There is no universal molecular clock for invertebrates, but rate variation does not scale with body size

Thomas, Jessica A., Welch, John J., Woolfit, Megan and Bromham, Lindell (2006) There is no universal molecular clock for invertebrates, but rate variation does not scale with body size. Proceedings of the National Academy of Sciences of the United States of America., 103 19: 7366-7371. doi:10.1073/pnas.0510251103


Author Thomas, Jessica A.
Welch, John J.
Woolfit, Megan
Bromham, Lindell
Title There is no universal molecular clock for invertebrates, but rate variation does not scale with body size
Journal name Proceedings of the National Academy of Sciences of the United States of America.   Check publisher's open access policy
ISSN 0027-8424
1091-6490
Publication date 2006-05-09
Sub-type Article (original research)
DOI 10.1073/pnas.0510251103
Open Access Status Not Open Access
Volume 103
Issue 19
Start page 7366
End page 7371
Total pages 6
Place of publication Washington, D. C.
Publisher National Academy of Sciences of the U.S.
Language eng
Subject 060409 Molecular Evolution
06 Biological Sciences
Abstract The existence of a universal molecular clock has been called into question by observations that substitution rates vary widely between lineages. However, increasing empirical evidence for the systematic effects of different life history traits on the rate of molecular evolution has raised hopes that rate variation may be predictable, potentially allowing the “correction” of the molecular clock. One such example is the body size trend observed in vertebrates; smaller species tend to have faster rates of molecular evolution. This effect has led to the proposal of general predictive models correcting for rate heterogeneity and has also been invoked to explain discrepancies between molecular and paleontological dates for explosive radiations in the fossil record. Yet, there have been no tests of an effect in any nonvertebrate taxa. In this study, we have tested the generality of the body size effect by surveying a wide range of invertebrate metazoan lineages. DNA sequences and body size data were collected from the literature for 330 species across five phyla. Phylogenetic comparative methods were used to investigate a relationship between average body size and substitution rate at both interspecies and interfamily comparison levels. We demonstrate significant rate variation in all phyla and most genes examined, implying a strict molecular clock cannot be assumed for the Metazoa. Furthermore, we find no evidence of any influence of body size on invertebrate substitution rates. We conclude that the vertebrate body size effect is a special case, which cannot be simply extrapolated to the rest of the animal kingdom.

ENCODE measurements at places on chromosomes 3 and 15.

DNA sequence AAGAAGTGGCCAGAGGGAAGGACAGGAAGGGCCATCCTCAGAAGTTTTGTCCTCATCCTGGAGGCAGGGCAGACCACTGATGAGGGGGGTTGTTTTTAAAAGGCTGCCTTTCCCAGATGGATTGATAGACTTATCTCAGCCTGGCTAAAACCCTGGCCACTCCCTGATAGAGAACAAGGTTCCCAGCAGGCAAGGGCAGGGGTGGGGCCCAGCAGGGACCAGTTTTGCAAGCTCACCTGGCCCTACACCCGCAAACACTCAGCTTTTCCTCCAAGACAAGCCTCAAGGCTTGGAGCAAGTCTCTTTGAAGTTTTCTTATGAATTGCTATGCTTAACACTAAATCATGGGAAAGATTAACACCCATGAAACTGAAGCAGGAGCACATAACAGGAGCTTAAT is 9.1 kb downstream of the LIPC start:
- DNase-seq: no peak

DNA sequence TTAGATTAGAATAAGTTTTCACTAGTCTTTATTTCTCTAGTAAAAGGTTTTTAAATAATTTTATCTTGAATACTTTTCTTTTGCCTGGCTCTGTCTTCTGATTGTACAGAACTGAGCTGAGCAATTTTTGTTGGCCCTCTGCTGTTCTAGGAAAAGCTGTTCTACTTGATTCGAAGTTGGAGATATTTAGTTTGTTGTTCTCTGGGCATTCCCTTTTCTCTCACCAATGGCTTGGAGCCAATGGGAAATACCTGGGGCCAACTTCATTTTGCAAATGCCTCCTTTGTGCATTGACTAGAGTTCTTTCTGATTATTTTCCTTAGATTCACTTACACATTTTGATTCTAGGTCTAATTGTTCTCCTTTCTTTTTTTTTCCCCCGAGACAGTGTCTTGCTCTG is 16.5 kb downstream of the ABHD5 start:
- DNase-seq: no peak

Keyword comparative method
generation time
metabolic rate
Metazoa
Q-Index Code C1
Q-Index Status Provisional Code
Institutional Status Unknown

Document type: Journal Article
Sub-type: Article (original research)
Collections: Excellence in Research Australia (ERA) - Collection
School of Biological Sciences Publications
 
Versions
Version Filter Type
Citation counts: TR Web of Science Citation Count  Cited 72 times in Thomson Reuters Web of Science Article | Citations
Scopus Citation Count Cited 71 times in Scopus Article | Citations
Google Scholar Search Google Scholar
Created: Fri, 19 Dec 2008, 16:32:47 EST by Diana Guillemin on behalf of School of Biological Sciences